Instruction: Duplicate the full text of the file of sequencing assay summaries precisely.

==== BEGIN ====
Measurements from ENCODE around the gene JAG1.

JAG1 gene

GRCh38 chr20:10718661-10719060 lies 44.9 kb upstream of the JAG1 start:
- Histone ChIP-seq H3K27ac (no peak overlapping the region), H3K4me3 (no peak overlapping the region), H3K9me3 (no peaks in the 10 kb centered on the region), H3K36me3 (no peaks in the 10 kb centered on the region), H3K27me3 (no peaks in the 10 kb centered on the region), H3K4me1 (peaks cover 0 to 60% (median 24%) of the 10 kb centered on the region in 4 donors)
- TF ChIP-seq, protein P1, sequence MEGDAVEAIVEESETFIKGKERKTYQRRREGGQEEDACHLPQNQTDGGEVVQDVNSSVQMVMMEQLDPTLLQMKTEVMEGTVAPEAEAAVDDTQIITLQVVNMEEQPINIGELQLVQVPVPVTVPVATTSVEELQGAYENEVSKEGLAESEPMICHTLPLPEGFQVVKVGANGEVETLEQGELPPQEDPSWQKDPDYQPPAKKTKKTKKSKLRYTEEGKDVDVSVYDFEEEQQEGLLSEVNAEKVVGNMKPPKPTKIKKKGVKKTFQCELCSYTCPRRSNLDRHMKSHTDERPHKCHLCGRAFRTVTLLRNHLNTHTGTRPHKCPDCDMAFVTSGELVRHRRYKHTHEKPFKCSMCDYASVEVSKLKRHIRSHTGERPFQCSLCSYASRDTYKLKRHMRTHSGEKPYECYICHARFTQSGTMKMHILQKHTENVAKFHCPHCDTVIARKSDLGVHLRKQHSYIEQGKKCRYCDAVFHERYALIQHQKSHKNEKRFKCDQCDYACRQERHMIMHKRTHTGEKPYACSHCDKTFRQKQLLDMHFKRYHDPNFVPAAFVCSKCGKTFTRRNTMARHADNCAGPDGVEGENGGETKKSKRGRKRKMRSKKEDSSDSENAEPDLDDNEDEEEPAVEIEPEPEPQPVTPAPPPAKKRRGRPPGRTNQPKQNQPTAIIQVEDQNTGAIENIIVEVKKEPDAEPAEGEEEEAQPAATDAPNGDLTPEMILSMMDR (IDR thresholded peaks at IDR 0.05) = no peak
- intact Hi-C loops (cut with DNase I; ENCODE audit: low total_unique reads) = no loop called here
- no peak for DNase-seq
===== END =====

Measurements from ENCODE around the gene JAG1.

JAG1 gene

GRCh38 chr20:10718661-10719060 lies 44.9 kb upstream of the JAG1 start:
- Histone ChIP-seq H3K27ac (no peak overlapping the region), H3K4me3 (no peak overlapping the region), H3K9me3 (no peaks in the 10 kb centered on the region), H3K36me3 (no peaks in the 10 kb centered on the region), H3K27me3 (no peaks in the 10 kb centered on the region), H3K4me1 (peaks cover 0 to 60% (median 24%) of the 10 kb centered on the region in 4 donors)
- TF ChIP-seq, protein P1, sequence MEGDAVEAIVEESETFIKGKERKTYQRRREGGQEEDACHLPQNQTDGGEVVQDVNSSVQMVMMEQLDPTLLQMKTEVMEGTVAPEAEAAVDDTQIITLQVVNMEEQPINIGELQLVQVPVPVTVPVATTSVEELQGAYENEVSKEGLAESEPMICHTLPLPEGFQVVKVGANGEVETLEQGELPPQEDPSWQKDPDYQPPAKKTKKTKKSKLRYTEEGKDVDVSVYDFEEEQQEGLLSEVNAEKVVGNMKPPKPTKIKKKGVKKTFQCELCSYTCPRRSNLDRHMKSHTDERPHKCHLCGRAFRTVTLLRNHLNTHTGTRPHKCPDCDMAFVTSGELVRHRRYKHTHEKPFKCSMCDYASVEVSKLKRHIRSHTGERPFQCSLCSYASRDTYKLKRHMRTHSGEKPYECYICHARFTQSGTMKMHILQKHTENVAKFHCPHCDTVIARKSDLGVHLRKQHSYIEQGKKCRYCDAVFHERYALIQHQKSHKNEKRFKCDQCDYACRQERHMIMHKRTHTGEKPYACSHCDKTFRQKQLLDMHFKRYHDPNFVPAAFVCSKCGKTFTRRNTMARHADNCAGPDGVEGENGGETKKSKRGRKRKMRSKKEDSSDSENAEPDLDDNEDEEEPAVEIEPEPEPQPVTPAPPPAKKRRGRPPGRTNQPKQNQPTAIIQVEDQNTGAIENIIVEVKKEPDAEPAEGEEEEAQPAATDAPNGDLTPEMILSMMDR (IDR thresholded peaks at IDR 0.05) = no peak
- intact Hi-C loops (cut with DNase I; ENCODE audit: low total_unique reads) = no loop called here
- no peak for DNase-seq